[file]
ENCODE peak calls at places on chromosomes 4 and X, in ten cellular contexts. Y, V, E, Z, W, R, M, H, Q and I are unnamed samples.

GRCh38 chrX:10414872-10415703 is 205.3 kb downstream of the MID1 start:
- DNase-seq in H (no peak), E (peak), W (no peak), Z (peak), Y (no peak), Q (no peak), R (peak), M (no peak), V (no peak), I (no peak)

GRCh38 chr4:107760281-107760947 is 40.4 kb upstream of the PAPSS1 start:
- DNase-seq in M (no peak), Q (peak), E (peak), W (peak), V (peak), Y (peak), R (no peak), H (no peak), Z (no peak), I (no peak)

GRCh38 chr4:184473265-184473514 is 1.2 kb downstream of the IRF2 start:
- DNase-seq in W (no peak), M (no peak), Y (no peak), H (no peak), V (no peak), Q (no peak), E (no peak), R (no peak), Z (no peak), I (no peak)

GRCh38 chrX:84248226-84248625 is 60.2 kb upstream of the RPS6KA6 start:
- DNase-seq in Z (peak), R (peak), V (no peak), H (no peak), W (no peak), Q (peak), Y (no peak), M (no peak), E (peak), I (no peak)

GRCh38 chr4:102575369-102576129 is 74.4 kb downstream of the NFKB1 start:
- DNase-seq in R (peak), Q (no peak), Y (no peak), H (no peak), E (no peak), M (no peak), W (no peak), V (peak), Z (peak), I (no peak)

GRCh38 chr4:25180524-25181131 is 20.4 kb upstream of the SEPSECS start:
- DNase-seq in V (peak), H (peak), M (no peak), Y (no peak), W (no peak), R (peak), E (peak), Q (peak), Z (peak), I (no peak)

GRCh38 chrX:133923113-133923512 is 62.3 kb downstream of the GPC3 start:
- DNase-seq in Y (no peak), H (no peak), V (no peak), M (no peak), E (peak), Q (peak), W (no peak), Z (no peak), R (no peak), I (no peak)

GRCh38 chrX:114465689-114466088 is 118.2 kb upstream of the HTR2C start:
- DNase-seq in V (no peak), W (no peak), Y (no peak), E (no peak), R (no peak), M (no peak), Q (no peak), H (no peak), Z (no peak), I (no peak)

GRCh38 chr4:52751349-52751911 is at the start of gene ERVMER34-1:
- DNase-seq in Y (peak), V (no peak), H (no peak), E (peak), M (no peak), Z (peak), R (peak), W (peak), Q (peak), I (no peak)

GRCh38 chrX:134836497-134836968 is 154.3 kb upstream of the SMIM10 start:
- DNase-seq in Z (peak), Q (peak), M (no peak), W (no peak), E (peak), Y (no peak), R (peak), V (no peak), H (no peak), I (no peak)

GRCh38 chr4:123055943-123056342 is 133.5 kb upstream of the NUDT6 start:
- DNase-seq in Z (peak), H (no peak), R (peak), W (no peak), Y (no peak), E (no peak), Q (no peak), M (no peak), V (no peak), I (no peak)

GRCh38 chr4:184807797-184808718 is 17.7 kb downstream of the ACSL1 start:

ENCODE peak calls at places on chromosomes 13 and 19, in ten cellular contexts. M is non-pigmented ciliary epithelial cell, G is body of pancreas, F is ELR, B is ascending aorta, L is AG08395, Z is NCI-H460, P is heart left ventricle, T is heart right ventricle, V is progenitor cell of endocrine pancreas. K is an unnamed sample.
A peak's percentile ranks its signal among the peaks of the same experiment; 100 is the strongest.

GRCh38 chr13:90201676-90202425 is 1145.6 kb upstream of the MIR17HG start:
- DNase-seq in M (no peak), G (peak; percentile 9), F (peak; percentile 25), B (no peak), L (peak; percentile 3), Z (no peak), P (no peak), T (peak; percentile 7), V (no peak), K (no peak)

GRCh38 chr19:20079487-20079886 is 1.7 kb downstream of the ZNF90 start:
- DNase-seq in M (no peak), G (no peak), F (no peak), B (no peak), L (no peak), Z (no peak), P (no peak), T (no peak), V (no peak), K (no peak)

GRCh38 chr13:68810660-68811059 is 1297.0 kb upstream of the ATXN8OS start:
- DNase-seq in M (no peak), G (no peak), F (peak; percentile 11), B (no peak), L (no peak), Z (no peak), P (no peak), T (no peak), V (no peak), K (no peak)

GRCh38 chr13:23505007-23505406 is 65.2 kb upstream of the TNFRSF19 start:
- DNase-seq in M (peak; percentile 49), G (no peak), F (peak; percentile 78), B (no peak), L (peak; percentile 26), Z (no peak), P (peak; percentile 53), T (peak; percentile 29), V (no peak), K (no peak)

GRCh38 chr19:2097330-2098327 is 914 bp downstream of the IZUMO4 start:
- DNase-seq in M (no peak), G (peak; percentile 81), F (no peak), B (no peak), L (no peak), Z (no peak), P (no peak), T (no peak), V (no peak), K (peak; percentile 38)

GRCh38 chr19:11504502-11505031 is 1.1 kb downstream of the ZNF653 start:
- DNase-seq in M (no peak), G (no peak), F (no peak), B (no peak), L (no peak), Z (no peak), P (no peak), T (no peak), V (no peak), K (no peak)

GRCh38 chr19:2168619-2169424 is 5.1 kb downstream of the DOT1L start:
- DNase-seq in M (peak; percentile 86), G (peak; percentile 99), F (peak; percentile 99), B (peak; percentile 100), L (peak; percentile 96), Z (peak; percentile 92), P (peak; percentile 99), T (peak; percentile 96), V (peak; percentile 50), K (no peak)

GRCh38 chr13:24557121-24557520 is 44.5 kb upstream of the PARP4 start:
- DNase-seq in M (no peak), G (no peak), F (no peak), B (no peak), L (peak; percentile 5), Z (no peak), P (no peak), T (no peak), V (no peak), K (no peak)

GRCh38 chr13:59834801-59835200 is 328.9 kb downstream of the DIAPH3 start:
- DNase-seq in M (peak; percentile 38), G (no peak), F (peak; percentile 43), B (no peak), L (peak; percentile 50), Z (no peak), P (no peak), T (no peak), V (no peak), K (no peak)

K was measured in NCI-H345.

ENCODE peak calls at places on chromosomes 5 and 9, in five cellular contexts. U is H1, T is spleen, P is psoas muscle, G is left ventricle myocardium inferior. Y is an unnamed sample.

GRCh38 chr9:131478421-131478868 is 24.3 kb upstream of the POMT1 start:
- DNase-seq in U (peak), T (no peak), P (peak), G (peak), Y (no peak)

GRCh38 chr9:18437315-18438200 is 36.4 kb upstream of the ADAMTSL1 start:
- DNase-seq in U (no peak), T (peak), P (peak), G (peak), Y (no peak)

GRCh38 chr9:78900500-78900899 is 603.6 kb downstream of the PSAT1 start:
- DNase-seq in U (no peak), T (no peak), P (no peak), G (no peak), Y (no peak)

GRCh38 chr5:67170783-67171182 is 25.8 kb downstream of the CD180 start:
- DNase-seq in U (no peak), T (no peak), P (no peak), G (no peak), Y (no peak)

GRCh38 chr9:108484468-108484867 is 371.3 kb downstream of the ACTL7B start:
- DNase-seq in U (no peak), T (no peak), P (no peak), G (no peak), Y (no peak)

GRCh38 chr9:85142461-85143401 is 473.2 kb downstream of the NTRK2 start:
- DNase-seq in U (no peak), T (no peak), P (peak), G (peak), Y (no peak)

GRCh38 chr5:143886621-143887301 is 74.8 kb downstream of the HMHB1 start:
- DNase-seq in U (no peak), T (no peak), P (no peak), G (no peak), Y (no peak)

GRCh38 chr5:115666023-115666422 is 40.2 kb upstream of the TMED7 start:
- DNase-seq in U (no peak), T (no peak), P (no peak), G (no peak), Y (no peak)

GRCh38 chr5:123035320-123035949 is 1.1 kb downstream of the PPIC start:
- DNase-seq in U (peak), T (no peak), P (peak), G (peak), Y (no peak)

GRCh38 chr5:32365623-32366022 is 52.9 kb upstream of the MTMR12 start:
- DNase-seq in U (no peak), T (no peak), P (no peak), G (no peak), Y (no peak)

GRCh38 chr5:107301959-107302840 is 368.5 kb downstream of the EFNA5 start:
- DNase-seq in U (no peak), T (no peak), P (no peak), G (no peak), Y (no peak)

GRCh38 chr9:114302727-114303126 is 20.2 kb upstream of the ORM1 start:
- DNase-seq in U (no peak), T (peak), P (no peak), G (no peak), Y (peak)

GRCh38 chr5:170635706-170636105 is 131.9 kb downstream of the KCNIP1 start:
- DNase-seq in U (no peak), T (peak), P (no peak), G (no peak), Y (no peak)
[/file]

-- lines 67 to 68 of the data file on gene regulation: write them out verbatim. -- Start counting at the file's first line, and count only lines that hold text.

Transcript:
GRCh38 chr5:107301959-107302840 is 368.5 kb downstream of the EFNA5 start:
- DNase-seq in U (no peak), T (no peak), P (no peak), G (no peak), Y (no peak)